Making the Link Between CKD & Atrial Fibrillation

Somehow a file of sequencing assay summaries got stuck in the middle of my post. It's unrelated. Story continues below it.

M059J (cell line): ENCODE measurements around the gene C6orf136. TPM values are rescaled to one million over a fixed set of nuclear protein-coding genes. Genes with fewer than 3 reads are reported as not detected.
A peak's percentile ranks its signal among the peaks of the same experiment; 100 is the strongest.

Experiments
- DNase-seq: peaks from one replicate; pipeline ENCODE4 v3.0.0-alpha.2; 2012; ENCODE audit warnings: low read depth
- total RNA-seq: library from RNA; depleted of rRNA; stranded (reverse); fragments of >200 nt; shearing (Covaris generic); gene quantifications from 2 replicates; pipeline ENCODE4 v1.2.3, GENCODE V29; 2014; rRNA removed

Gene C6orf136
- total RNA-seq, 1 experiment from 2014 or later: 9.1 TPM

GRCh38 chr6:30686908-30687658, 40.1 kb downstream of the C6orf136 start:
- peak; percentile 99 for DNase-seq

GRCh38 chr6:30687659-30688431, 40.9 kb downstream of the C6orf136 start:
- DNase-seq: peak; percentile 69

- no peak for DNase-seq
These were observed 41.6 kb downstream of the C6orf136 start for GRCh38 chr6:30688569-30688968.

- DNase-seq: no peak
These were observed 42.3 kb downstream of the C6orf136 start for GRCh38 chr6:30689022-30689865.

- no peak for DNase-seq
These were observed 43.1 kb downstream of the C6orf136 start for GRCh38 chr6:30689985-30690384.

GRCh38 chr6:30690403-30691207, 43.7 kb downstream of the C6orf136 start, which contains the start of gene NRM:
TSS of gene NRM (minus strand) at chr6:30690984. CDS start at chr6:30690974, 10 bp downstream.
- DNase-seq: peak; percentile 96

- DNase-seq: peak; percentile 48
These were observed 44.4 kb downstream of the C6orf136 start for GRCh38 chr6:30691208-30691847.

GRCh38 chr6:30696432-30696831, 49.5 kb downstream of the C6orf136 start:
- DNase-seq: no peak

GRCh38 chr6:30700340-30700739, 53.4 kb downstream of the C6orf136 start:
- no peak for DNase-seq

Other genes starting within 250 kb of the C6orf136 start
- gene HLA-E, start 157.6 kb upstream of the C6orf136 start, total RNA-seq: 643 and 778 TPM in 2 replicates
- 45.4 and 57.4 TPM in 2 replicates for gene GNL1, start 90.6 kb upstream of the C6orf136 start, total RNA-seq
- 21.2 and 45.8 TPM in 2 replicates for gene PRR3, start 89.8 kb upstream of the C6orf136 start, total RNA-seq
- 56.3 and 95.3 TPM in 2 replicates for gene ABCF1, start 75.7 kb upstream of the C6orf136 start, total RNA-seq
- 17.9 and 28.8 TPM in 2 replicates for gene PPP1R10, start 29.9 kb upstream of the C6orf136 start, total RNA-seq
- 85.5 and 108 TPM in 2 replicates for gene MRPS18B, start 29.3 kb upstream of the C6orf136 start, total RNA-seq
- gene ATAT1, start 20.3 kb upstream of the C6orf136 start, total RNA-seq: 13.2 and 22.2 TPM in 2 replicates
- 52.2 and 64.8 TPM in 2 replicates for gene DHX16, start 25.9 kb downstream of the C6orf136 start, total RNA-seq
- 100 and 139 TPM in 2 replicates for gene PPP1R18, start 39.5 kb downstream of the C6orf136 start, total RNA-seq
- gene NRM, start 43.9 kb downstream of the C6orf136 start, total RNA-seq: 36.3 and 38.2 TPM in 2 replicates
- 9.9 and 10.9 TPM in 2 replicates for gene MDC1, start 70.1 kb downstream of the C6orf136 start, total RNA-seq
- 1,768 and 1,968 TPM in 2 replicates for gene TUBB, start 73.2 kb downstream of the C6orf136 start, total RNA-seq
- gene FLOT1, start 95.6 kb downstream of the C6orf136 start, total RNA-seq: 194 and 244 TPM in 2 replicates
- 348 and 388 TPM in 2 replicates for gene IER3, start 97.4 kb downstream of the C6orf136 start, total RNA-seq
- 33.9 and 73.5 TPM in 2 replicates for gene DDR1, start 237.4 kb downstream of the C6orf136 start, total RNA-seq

Previous studies have shown that patients with advanced chronic kidney disease (CKD), including those on dialysis, have an increased risk for atrial fibrillation (AF). There are limited data, however, on the prevalence and risk factors of AF in less severe CKD, which is substantially more common than end-stage renal disease. Over 25 million adults in the United States have CKD; most of them are in the early stages of CKD. Understanding the prevalence and risk factors of AF in these patients has important public health, epidemiological, and clinical implications. Important New Data New research suggests that patients with CKD, even in its early stages, have similar rates of AF. In a study published in the June 2010 American Heart Journal, my colleagues and I at Wake Forest University attempted to better define the link between CKD and AF using data from the Chronic Renal Insufficiency Cohort (CRIC), a study sponsored by the National Institute of Diabetes and Digestive and Kidney Diseases, which is part of the NIH. We found that nearly 20% of study participants with early stages of CKD had evidence of AF, a rate similar to what has been reported among patients with end-stage renal disease. This rate is also two to three times the AF rates reported in the general population using similar AF detection methods. Another key finding from our investigation was that the risk factors for AF in patients with CKD did not appear to be the same as those seen in the general population. Contrary to the general population, the following were not significant risk factors for AF in CKD patients: Race/ethnicity Hypertension...